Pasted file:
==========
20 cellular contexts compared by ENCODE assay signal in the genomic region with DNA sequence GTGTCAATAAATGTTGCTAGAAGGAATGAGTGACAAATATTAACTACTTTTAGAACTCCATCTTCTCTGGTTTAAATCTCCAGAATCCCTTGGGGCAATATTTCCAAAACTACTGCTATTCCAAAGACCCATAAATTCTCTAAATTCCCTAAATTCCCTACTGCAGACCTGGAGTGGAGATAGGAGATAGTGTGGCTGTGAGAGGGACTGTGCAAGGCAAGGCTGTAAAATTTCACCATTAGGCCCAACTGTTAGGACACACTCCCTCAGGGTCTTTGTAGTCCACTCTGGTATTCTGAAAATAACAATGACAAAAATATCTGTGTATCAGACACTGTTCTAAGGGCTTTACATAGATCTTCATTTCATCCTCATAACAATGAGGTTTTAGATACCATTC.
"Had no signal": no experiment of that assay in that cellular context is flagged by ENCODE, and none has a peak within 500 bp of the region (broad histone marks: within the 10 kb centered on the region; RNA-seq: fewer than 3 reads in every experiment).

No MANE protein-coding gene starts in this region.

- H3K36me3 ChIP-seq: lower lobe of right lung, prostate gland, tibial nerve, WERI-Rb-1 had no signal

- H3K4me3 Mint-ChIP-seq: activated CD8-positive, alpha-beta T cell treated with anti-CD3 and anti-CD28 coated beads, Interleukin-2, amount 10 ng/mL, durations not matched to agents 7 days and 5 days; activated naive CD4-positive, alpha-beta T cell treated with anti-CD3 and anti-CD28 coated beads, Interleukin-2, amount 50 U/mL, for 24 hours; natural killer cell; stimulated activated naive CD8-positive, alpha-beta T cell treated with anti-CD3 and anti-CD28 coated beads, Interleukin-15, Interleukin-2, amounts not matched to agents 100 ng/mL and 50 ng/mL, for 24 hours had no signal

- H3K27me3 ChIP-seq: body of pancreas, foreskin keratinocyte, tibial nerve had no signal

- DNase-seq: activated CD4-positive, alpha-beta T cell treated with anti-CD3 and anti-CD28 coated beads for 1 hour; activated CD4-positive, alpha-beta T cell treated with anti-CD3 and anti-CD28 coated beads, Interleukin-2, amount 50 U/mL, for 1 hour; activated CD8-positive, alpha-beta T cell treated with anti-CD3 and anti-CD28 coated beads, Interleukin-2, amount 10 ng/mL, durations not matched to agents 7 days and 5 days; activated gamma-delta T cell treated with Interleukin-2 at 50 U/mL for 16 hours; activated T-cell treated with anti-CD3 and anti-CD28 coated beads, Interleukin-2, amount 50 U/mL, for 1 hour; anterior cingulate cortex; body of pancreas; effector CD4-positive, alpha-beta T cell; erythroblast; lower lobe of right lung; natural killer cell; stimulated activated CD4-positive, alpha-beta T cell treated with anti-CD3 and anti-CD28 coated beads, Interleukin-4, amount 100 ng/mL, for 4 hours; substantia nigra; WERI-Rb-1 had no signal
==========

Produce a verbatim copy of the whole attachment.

20 cellular contexts compared by ENCODE assay signal in the genomic region with DNA sequence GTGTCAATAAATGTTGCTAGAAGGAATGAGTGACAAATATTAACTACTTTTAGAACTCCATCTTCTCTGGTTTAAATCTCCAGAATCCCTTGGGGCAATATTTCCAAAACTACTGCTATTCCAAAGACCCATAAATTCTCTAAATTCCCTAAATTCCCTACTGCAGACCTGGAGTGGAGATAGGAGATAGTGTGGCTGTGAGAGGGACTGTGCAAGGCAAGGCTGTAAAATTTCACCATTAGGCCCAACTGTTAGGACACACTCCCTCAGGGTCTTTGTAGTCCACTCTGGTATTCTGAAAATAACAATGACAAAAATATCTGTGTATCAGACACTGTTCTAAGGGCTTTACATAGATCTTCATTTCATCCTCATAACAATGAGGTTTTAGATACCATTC.
"Had no signal": no experiment of that assay in that cellular context is flagged by ENCODE, and none has a peak within 500 bp of the region (broad histone marks: within the 10 kb centered on the region; RNA-seq: fewer than 3 reads in every experiment).

No MANE protein-coding gene starts in this region.

- H3K36me3 ChIP-seq: lower lobe of right lung, prostate gland, tibial nerve, WERI-Rb-1 had no signal

- H3K4me3 Mint-ChIP-seq: activated CD8-positive, alpha-beta T cell treated with anti-CD3 and anti-CD28 coated beads, Interleukin-2, amount 10 ng/mL, durations not matched to agents 7 days and 5 days; activated naive CD4-positive, alpha-beta T cell treated with anti-CD3 and anti-CD28 coated beads, Interleukin-2, amount 50 U/mL, for 24 hours; natural killer cell; stimulated activated naive CD8-positive, alpha-beta T cell treated with anti-CD3 and anti-CD28 coated beads, Interleukin-15, Interleukin-2, amounts not matched to agents 100 ng/mL and 50 ng/mL, for 24 hours had no signal

- H3K27me3 ChIP-seq: body of pancreas, foreskin keratinocyte, tibial nerve had no signal

- DNase-seq: activated CD4-positive, alpha-beta T cell treated with anti-CD3 and anti-CD28 coated beads for 1 hour; activated CD4-positive, alpha-beta T cell treated with anti-CD3 and anti-CD28 coated beads, Interleukin-2, amount 50 U/mL, for 1 hour; activated CD8-positive, alpha-beta T cell treated with anti-CD3 and anti-CD28 coated beads, Interleukin-2, amount 10 ng/mL, durations not matched to agents 7 days and 5 days; activated gamma-delta T cell treated with Interleukin-2 at 50 U/mL for 16 hours; activated T-cell treated with anti-CD3 and anti-CD28 coated beads, Interleukin-2, amount 50 U/mL, for 1 hour; anterior cingulate cortex; body of pancreas; effector CD4-positive, alpha-beta T cell; erythroblast; lower lobe of right lung; natural killer cell; stimulated activated CD4-positive, alpha-beta T cell treated with anti-CD3 and anti-CD28 coated beads, Interleukin-4, amount 100 ng/mL, for 4 hours; substantia nigra; WERI-Rb-1 had no signal